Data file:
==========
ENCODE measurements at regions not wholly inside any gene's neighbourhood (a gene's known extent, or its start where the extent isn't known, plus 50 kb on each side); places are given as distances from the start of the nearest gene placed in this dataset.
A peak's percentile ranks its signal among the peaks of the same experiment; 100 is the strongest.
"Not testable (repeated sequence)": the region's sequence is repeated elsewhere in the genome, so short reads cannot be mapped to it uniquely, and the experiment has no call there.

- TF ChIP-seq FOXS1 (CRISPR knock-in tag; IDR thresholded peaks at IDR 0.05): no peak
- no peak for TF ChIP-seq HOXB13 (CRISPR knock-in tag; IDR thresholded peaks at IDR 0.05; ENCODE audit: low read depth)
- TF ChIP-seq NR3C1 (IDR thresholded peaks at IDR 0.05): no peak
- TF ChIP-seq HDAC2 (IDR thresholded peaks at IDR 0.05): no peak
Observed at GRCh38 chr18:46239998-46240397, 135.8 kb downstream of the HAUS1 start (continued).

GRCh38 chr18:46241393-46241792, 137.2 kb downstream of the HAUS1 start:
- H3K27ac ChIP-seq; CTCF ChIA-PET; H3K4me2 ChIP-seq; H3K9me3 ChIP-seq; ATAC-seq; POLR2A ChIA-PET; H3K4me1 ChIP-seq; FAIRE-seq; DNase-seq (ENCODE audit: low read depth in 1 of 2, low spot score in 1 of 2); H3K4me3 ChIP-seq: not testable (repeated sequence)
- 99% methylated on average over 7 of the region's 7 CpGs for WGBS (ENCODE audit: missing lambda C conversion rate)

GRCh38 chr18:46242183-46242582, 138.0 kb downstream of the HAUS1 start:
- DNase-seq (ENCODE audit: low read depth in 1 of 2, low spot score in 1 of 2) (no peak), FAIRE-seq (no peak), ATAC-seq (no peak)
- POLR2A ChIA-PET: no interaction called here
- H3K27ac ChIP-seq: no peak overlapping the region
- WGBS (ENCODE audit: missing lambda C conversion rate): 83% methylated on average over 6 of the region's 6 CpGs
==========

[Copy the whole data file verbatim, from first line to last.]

ENCODE measurements at regions not wholly inside any gene's neighbourhood (a gene's known extent, or its start where the extent isn't known, plus 50 kb on each side); places are given as distances from the start of the nearest gene placed in this dataset.
A peak's percentile ranks its signal among the peaks of the same experiment; 100 is the strongest.
"Not testable (repeated sequence)": the region's sequence is repeated elsewhere in the genome, so short reads cannot be mapped to it uniquely, and the experiment has no call there.

- TF ChIP-seq FOXS1 (CRISPR knock-in tag; IDR thresholded peaks at IDR 0.05): no peak
- no peak for TF ChIP-seq HOXB13 (CRISPR knock-in tag; IDR thresholded peaks at IDR 0.05; ENCODE audit: low read depth)
- TF ChIP-seq NR3C1 (IDR thresholded peaks at IDR 0.05): no peak
- TF ChIP-seq HDAC2 (IDR thresholded peaks at IDR 0.05): no peak
Observed at GRCh38 chr18:46239998-46240397, 135.8 kb downstream of the HAUS1 start (continued).

GRCh38 chr18:46241393-46241792, 137.2 kb downstream of the HAUS1 start:
- H3K27ac ChIP-seq; CTCF ChIA-PET; H3K4me2 ChIP-seq; H3K9me3 ChIP-seq; ATAC-seq; POLR2A ChIA-PET; H3K4me1 ChIP-seq; FAIRE-seq; DNase-seq (ENCODE audit: low read depth in 1 of 2, low spot score in 1 of 2); H3K4me3 ChIP-seq: not testable (repeated sequence)
- 99% methylated on average over 7 of the region's 7 CpGs for WGBS (ENCODE audit: missing lambda C conversion rate)

GRCh38 chr18:46242183-46242582, 138.0 kb downstream of the HAUS1 start:
- DNase-seq (ENCODE audit: low read depth in 1 of 2, low spot score in 1 of 2) (no peak), FAIRE-seq (no peak), ATAC-seq (no peak)
- POLR2A ChIA-PET: no interaction called here
- H3K27ac ChIP-seq: no peak overlapping the region
- WGBS (ENCODE audit: missing lambda C conversion rate): 83% methylated on average over 6 of the region's 6 CpGs